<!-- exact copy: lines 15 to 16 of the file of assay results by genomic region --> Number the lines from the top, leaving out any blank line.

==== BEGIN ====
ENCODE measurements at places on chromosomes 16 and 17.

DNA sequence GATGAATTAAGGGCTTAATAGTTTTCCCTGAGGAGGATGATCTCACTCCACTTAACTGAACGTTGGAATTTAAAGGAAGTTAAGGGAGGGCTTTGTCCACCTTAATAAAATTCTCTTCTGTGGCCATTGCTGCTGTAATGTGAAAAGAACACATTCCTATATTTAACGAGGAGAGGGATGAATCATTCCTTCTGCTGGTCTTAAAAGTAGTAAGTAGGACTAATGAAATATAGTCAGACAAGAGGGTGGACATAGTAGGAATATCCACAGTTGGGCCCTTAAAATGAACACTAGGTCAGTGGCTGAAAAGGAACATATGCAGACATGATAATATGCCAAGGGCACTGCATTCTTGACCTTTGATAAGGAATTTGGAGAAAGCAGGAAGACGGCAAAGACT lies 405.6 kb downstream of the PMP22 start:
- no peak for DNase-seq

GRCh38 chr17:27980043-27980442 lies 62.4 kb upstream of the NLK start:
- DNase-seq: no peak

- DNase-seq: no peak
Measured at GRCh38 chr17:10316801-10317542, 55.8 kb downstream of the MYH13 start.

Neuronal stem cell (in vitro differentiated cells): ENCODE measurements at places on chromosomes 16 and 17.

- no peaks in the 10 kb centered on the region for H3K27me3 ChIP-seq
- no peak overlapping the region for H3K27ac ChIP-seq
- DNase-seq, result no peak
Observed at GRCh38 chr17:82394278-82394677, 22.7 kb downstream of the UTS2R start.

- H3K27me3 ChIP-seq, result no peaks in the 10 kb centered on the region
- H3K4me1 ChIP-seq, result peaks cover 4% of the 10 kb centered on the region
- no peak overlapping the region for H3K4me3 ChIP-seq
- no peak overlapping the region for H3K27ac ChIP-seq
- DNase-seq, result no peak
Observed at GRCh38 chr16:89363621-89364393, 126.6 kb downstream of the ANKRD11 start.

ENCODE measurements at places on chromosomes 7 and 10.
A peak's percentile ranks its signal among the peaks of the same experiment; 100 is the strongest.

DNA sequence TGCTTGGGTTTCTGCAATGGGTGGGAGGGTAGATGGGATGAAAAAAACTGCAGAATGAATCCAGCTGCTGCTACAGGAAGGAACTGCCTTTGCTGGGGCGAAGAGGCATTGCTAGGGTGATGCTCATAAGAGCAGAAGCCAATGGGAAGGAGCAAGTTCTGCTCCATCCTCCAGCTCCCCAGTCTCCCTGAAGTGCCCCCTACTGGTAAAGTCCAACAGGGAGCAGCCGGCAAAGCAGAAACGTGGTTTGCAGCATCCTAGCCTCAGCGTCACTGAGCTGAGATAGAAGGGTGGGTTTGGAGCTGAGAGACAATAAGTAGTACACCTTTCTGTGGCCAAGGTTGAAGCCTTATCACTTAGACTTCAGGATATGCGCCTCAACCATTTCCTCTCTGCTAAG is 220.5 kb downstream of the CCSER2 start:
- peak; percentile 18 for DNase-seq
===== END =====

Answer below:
- no peak overlapping the region for H3K4me3 ChIP-seq
- no peak overlapping the region for H3K27ac ChIP-seq